Adoption Rocks the Rock & Roll Hall of Fame and Massachusetts

By Kristin Erekson

Hip Hop pioneer and legendary rapper Darryl “DMC” McDaniels brought the Rock & Roll Hall of Fame celebrities to their feet when he told the crowd “You’re looking at what can happen when you give love to a kid.”

Recently inducted into the Rock and Roll Hall of Fame, McDaniels credits his personal success to having been adopted from foster care by a loving family.

“The best thing you can do is give love to a kid, ‘cause that kid may grow up to be in the Rock & Roll Hall of Fame,” he added.

And right now, there are nearly 2,400 children in Massachusetts foster care waiting to be adopted by families just like McDaniel’s – families that will give them their opportunity to thrive.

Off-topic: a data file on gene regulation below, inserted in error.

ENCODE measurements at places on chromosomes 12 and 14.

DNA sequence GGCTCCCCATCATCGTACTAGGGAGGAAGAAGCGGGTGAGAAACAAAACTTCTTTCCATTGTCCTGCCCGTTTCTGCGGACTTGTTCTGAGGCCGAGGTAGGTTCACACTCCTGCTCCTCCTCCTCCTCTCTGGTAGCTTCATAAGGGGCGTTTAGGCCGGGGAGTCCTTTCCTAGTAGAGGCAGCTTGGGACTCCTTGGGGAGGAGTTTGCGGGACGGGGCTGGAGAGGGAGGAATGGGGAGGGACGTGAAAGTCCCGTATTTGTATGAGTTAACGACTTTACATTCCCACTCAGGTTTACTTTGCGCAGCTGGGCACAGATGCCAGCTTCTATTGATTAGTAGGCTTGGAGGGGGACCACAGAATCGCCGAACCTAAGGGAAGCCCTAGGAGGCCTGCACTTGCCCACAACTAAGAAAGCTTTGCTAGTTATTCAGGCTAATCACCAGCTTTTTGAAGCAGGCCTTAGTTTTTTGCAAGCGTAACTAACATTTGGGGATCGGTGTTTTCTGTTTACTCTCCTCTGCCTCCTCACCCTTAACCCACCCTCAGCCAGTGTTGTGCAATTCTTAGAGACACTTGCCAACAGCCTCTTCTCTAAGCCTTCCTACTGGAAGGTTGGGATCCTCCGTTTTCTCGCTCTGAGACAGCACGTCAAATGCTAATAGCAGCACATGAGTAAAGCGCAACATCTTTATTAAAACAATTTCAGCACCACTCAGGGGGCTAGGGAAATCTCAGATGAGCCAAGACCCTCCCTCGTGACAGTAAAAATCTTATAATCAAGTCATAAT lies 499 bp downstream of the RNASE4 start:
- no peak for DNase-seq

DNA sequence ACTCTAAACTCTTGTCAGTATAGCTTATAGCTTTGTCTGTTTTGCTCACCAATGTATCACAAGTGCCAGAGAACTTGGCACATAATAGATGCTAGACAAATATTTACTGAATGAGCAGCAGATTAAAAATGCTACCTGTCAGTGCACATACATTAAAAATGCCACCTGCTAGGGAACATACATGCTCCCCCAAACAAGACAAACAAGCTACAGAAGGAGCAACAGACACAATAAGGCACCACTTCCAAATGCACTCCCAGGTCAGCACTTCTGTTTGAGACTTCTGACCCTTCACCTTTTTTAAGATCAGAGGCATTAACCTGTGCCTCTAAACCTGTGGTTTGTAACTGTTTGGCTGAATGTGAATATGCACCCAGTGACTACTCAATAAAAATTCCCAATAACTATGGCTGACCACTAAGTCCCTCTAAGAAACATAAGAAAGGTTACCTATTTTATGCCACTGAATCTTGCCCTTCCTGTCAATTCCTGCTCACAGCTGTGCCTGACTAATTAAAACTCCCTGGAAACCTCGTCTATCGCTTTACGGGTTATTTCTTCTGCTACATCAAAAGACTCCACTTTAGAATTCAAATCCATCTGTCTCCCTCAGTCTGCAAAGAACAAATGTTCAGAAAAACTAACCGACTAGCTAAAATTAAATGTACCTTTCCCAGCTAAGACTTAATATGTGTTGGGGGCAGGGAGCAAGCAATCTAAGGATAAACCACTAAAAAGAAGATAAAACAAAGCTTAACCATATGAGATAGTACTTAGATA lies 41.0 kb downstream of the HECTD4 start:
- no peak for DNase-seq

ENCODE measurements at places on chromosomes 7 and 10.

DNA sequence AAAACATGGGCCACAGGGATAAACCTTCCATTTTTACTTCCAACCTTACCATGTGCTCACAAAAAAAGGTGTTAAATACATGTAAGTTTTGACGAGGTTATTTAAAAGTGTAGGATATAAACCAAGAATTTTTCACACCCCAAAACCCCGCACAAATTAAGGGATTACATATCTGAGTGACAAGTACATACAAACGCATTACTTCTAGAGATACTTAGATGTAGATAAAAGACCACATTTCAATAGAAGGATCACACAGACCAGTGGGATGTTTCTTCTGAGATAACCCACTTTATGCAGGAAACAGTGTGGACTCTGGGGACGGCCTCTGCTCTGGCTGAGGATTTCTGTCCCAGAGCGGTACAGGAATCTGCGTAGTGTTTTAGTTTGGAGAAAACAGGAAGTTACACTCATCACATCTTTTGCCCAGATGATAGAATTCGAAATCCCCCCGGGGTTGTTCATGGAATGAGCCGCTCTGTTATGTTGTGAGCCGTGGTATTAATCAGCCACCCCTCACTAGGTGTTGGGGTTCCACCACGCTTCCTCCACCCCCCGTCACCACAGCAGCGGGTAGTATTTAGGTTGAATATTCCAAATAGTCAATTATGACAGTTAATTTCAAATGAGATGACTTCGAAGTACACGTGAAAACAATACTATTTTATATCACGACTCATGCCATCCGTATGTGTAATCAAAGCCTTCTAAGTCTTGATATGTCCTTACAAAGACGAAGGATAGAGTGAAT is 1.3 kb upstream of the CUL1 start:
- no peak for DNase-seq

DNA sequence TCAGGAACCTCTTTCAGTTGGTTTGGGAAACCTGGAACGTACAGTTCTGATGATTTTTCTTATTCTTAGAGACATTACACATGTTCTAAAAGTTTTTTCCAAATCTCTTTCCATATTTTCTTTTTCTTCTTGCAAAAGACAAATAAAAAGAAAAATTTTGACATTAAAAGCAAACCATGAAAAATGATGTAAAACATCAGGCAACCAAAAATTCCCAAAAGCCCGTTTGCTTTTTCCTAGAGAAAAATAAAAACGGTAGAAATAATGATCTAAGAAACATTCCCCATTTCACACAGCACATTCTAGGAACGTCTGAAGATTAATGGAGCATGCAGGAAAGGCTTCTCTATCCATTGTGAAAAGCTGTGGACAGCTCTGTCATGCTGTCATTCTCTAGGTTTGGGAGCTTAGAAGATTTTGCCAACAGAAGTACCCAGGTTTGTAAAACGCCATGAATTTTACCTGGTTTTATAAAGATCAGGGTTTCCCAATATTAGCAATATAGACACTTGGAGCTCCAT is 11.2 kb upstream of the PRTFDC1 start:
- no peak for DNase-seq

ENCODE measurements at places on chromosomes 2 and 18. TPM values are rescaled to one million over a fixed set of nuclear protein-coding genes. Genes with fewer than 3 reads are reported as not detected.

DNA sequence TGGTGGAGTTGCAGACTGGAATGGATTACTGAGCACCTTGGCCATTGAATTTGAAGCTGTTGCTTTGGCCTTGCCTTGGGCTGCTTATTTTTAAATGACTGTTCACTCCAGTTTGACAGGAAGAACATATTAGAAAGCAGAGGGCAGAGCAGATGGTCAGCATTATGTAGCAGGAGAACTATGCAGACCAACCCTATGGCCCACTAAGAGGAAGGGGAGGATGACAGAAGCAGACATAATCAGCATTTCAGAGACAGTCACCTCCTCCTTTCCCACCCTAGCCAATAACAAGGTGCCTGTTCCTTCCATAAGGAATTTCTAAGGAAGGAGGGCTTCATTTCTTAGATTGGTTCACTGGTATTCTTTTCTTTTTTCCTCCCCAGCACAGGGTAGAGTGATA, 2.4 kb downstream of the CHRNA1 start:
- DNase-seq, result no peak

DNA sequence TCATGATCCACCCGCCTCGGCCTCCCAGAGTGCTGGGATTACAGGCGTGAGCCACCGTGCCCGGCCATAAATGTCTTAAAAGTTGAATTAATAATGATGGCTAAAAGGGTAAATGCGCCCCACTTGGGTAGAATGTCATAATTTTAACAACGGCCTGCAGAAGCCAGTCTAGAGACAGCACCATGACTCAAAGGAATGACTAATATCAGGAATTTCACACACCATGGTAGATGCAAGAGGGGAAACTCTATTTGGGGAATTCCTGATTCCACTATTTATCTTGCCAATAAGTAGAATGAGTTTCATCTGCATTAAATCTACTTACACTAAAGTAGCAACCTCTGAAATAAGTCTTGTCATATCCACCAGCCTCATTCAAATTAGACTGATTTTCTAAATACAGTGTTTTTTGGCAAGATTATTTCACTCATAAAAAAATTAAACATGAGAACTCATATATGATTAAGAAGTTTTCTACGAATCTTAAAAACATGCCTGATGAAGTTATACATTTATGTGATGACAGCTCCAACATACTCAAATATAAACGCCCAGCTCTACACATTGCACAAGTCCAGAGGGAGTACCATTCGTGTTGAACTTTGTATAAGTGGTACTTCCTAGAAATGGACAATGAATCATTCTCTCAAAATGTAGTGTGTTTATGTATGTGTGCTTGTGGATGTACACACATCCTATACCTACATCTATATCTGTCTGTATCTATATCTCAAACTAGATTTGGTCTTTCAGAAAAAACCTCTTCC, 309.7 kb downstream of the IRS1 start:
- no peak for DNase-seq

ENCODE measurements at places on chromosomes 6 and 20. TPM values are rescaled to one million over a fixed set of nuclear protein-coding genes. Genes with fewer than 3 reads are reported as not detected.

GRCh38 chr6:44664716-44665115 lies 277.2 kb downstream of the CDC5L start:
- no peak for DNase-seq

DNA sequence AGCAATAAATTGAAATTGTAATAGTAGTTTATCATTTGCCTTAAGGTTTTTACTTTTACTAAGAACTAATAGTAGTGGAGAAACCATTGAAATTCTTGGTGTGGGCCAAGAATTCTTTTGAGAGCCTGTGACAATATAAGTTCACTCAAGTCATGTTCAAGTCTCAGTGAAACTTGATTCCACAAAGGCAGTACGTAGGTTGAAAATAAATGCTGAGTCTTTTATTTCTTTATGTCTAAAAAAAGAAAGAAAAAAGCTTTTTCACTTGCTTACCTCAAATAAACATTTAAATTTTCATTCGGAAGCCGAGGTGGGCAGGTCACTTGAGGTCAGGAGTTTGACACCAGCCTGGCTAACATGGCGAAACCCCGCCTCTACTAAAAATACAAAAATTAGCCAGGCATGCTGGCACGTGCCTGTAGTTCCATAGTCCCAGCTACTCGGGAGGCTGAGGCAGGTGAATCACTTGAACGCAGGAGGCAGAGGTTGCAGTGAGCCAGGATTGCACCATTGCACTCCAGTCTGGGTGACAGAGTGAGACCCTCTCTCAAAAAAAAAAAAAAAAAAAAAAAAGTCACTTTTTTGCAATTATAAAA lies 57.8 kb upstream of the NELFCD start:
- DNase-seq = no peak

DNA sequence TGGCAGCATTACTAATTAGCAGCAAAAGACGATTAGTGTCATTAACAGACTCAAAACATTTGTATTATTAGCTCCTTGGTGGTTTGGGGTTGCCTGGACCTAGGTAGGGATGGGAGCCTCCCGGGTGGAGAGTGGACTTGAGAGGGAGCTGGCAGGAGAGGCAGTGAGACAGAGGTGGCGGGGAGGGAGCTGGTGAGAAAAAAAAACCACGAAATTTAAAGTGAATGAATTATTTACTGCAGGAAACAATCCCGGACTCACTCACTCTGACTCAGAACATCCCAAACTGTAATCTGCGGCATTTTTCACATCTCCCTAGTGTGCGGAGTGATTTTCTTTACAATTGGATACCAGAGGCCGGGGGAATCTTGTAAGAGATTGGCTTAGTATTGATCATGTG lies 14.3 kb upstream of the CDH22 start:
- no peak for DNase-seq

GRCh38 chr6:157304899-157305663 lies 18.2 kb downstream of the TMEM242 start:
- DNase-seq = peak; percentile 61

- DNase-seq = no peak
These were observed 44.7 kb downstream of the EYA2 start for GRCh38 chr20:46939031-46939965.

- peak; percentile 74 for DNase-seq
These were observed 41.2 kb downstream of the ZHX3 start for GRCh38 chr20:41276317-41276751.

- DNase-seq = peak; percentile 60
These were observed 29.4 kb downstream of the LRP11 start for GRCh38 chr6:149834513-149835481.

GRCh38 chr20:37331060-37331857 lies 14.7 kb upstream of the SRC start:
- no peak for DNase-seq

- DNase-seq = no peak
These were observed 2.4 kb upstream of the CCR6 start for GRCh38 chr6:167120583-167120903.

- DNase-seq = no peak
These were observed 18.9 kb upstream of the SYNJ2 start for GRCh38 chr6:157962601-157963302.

Adoptive families come in all shapes and sizes. Families adopting children out of foster care may be movie stars, like My Big Fat Greek Wedding star Nia Vardalos, or they could be the teacher and construction worker down the street. But one thing they all have in common is the desire to grow their families through adoption, and the knowledge that a child in foster care may be the child who belongs in their family.

What most people interested in building their family through adoption don’t know is that there are thousands of children and teens right here in Massachusetts looking to be part of a loving home to call their own. They also don’t realize that thousands of local families have already adopted children from state foster care.